New powers to tackle cruel puppy smuggling move step closer

Consultation to be launched.

Government seeks public and industry views on plans and powers to safeguard welfare of imported puppies and dogs.

New plans to crack down on puppy smuggling and ban the import of dogs with cropped ears or docked tails have been set out by the UK Government.

The new powers, which also include raising the minimum age for importing a puppy from 15 weeks to six months and banning the import of heavily pregnant dogs to help protect puppy and mother welfare, are aimed at safeguarding the welfare of the thousands of puppies and dogs that come into Great Britain from overseas each year.

More than 66,000 dogs were commercially imported into the UK last year according to Animal and Plant Health Agency figures. However, evidence shows a recent rise in low-welfare imports and smuggling activity, with border authorities seeing around a 260 per cent increase in the number of young puppies being intercepted for not meeting the UK’s pet import rules, from 324 in 2019 to 843 in 2020.

The proposals are part of a raft of measures included in an eight-week GB-wide consultation which seeks views from the public and stakeholders on government proposals to tackle puppy smuggling and low-welfare imports by unscrupulous breeders and traders.

Launching the consultation, Animal Welfare Minister Lord Zac Goldsmith said, “Puppy smuggling is a grim trade, and we are determined to clamp down on it.

“Raising the minimum import age for puppies will help protect thousands of animals that are brought into the country each year and stop criminals looking to profit from the rise in demand for pets.

“We already have one of the toughest pet travel border checking regimes in the world and as an independent nation outside the EU we are going even further by preventing anyone from bringing in dogs which have undergone inhumane procedures such as ear cropping or tail docking.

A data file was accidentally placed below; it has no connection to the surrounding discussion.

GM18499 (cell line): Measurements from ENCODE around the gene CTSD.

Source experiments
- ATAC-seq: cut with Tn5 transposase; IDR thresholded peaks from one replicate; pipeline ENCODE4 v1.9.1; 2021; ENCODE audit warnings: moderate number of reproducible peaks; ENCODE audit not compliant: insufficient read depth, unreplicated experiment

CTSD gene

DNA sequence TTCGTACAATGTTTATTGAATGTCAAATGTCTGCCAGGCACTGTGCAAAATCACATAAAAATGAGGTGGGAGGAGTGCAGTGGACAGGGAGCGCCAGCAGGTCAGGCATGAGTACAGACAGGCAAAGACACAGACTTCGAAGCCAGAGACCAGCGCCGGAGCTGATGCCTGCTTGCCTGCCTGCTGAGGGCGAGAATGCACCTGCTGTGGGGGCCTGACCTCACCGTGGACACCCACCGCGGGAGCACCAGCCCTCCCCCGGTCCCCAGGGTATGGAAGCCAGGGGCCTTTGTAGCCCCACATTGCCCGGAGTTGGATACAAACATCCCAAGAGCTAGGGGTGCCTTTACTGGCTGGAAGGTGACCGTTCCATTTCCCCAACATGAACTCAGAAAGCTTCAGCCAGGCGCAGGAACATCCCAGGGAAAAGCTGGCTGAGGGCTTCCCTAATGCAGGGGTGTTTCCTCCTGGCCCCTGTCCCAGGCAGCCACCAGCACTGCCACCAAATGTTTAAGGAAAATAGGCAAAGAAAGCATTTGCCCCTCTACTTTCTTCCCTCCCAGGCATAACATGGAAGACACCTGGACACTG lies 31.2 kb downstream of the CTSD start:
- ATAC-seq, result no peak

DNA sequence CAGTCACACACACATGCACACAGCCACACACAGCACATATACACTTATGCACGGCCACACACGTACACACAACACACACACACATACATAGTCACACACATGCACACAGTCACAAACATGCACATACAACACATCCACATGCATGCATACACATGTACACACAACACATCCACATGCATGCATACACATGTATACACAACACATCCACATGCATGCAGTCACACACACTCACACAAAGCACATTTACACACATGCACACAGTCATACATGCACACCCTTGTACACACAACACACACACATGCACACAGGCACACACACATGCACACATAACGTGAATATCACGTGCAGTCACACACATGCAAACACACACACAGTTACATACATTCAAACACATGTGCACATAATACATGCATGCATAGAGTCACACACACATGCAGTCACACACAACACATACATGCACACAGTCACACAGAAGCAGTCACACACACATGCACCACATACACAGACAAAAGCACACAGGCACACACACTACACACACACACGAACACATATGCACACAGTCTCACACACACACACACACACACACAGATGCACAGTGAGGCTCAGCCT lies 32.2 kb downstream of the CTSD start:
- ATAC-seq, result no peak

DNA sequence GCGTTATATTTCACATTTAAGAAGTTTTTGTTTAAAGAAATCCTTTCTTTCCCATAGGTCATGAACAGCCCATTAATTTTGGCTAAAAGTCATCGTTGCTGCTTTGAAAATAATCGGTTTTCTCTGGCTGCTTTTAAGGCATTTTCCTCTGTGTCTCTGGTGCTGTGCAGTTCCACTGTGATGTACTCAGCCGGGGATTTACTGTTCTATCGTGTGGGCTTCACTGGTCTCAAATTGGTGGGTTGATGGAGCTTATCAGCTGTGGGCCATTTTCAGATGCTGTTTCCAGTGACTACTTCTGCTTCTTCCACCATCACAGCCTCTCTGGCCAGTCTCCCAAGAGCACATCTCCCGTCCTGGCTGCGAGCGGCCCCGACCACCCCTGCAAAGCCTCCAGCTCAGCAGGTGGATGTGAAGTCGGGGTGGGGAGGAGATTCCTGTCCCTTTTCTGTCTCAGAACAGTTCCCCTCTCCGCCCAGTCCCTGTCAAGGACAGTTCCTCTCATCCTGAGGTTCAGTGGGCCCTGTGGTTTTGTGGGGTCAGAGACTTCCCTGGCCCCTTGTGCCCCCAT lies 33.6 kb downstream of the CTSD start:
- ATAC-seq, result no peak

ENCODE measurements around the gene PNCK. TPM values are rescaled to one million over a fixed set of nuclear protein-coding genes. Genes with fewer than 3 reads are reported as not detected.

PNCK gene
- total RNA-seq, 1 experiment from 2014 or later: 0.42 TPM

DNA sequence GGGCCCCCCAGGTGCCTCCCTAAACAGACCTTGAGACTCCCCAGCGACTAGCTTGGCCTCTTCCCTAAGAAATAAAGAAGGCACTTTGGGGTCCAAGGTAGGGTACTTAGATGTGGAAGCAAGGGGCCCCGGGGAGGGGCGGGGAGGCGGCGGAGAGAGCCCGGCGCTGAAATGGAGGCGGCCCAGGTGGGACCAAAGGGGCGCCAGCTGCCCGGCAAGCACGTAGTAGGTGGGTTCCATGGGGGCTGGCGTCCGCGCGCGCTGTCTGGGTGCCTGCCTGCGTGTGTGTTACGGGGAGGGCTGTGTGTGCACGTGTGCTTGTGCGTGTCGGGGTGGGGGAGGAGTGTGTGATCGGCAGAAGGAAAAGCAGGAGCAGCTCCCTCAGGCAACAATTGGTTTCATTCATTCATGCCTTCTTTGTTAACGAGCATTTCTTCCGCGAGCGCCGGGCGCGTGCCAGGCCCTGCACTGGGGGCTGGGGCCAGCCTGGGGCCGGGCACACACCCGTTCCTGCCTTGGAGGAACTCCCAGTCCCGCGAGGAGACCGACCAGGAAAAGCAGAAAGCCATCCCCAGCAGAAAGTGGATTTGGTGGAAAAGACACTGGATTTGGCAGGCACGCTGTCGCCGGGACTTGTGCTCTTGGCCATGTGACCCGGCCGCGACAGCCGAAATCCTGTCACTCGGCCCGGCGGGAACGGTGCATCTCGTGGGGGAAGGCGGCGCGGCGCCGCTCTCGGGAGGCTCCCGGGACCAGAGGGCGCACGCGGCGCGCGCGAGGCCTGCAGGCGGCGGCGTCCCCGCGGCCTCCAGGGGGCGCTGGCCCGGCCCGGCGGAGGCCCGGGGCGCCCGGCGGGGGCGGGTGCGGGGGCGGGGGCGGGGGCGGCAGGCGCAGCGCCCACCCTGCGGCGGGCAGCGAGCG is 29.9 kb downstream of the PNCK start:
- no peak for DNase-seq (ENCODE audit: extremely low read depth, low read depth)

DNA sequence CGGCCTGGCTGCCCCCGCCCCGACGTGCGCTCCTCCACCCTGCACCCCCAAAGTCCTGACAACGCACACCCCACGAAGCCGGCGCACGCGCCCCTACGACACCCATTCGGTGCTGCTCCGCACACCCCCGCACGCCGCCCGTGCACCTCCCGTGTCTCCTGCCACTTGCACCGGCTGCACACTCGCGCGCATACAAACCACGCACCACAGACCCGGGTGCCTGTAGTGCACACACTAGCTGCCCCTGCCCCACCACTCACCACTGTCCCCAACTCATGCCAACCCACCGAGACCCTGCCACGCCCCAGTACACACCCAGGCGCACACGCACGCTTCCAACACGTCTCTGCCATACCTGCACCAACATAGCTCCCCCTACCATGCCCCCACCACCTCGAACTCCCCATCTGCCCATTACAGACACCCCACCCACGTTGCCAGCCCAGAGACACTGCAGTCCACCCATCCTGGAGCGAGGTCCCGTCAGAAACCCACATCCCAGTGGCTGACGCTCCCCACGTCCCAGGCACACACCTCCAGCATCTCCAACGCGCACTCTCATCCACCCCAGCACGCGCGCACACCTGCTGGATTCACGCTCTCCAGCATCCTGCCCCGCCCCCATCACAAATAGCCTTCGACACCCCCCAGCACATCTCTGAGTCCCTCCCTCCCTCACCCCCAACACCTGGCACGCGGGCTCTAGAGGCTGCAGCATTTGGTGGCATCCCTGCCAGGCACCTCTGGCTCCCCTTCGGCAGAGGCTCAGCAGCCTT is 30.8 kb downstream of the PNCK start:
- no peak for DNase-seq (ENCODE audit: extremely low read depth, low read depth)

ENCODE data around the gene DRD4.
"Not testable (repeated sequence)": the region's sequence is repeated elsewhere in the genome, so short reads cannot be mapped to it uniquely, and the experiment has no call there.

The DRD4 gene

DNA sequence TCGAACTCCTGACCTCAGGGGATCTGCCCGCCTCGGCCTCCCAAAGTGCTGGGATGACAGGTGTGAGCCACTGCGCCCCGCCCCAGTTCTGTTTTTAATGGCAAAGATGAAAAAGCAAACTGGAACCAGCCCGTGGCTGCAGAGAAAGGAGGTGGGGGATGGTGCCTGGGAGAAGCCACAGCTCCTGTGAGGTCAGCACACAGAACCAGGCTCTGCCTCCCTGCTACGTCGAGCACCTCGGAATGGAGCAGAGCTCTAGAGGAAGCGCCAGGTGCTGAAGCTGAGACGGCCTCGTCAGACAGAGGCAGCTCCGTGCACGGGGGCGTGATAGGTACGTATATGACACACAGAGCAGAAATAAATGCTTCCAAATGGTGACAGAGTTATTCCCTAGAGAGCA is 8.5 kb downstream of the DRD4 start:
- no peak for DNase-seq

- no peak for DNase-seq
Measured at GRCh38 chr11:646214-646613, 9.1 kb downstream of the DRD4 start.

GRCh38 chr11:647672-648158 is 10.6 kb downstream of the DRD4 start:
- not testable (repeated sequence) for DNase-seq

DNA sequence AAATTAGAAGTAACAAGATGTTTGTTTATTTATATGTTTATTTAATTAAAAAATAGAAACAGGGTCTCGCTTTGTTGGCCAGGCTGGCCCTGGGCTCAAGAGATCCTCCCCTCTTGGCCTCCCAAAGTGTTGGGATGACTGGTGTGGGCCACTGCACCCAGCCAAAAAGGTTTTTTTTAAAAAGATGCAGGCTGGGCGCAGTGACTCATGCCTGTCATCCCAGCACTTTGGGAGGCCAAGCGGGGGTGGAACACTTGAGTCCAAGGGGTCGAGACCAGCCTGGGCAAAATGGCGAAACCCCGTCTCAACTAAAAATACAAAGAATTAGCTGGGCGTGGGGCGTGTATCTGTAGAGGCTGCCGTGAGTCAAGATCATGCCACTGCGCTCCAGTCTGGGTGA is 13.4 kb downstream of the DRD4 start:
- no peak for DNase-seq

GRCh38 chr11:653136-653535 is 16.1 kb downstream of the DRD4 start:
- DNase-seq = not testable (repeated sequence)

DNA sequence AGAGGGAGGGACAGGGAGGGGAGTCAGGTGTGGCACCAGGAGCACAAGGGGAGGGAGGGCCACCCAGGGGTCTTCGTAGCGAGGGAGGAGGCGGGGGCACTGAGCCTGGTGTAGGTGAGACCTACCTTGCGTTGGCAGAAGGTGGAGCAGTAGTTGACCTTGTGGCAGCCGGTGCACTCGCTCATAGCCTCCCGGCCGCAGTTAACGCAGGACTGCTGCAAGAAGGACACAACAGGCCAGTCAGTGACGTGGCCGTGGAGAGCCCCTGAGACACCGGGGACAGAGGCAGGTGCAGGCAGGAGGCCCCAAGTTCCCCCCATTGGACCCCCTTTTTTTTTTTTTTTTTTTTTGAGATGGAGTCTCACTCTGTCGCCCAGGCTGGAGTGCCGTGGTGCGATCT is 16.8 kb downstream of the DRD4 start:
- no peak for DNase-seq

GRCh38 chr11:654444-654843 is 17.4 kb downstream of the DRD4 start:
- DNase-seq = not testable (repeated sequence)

“These new measures build on our plans to raise animal welfare standards across the board as part of our Action Plan for Animal Welfare,” he added on August 21.

In addition, the consultation asks the public and stakeholders for views on new penalties for breaching these rules, changes to the detention and rehoming process and whether the proposals should be extended to cover cats and ferrets.


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Written by

Deirdre Tynan

Deirdre Tynan is an award-winning journalist who enjoys bringing the best in news reporting to Spain’s largest English-language newspaper, Euro Weekly News. She has previously worked at The Mirror, Ireland on Sunday and for news agencies, media outlets and international organisations in America, Europe and Asia. A huge fan of British politics and newspapers, Deirdre is equally fascinated by the political scene in Madrid and Sevilla. She moved to Spain in 2018 and is based in Jaen.

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